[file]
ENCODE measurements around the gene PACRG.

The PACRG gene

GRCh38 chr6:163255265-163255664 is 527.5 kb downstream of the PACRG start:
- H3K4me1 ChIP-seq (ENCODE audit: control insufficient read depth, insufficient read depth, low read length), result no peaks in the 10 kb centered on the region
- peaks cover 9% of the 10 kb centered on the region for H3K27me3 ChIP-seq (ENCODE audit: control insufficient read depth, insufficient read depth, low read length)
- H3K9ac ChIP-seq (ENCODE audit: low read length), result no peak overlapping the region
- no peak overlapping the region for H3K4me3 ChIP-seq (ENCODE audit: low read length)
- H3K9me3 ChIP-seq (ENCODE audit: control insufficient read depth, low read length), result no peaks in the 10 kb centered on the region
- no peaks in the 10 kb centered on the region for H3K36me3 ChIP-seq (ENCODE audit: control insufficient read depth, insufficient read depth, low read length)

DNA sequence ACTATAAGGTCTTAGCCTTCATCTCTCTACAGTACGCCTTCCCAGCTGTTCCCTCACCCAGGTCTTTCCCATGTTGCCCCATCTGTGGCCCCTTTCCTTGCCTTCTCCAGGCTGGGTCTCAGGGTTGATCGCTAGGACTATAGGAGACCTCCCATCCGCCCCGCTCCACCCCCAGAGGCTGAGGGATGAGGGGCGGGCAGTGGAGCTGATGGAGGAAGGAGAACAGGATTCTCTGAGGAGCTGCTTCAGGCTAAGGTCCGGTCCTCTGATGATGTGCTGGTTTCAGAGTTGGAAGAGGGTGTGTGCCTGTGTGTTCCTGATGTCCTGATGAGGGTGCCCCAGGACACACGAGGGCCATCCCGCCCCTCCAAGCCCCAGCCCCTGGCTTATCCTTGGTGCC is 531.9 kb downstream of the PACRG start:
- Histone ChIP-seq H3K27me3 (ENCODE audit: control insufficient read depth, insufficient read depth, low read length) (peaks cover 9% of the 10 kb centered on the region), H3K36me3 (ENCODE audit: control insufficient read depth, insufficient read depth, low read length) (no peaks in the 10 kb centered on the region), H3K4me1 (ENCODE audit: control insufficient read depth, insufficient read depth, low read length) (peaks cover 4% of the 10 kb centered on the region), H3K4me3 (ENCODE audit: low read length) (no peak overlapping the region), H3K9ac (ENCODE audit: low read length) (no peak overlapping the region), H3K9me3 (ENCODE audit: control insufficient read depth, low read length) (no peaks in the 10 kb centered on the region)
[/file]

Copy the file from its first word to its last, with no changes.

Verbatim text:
ENCODE measurements around the gene PACRG.

The PACRG gene

GRCh38 chr6:163255265-163255664 is 527.5 kb downstream of the PACRG start:
- H3K4me1 ChIP-seq (ENCODE audit: control insufficient read depth, insufficient read depth, low read length), result no peaks in the 10 kb centered on the region
- peaks cover 9% of the 10 kb centered on the region for H3K27me3 ChIP-seq (ENCODE audit: control insufficient read depth, insufficient read depth, low read length)
- H3K9ac ChIP-seq (ENCODE audit: low read length), result no peak overlapping the region
- no peak overlapping the region for H3K4me3 ChIP-seq (ENCODE audit: low read length)
- H3K9me3 ChIP-seq (ENCODE audit: control insufficient read depth, low read length), result no peaks in the 10 kb centered on the region
- no peaks in the 10 kb centered on the region for H3K36me3 ChIP-seq (ENCODE audit: control insufficient read depth, insufficient read depth, low read length)

DNA sequence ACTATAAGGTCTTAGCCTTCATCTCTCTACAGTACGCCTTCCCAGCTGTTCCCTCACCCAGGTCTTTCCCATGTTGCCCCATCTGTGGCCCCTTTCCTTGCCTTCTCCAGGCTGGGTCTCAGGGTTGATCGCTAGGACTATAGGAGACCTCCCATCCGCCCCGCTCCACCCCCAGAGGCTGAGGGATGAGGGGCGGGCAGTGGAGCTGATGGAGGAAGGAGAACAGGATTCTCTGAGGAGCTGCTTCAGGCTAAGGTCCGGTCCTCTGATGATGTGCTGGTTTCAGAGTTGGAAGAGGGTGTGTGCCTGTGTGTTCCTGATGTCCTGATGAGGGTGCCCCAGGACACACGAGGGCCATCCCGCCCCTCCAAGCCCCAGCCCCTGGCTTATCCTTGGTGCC is 531.9 kb downstream of the PACRG start:
- Histone ChIP-seq H3K27me3 (ENCODE audit: control insufficient read depth, insufficient read depth, low read length) (peaks cover 9% of the 10 kb centered on the region), H3K36me3 (ENCODE audit: control insufficient read depth, insufficient read depth, low read length) (no peaks in the 10 kb centered on the region), H3K4me1 (ENCODE audit: control insufficient read depth, insufficient read depth, low read length) (peaks cover 4% of the 10 kb centered on the region), H3K4me3 (ENCODE audit: low read length) (no peak overlapping the region), H3K9ac (ENCODE audit: low read length) (no peak overlapping the region), H3K9me3 (ENCODE audit: control insufficient read depth, low read length) (no peaks in the 10 kb centered on the region)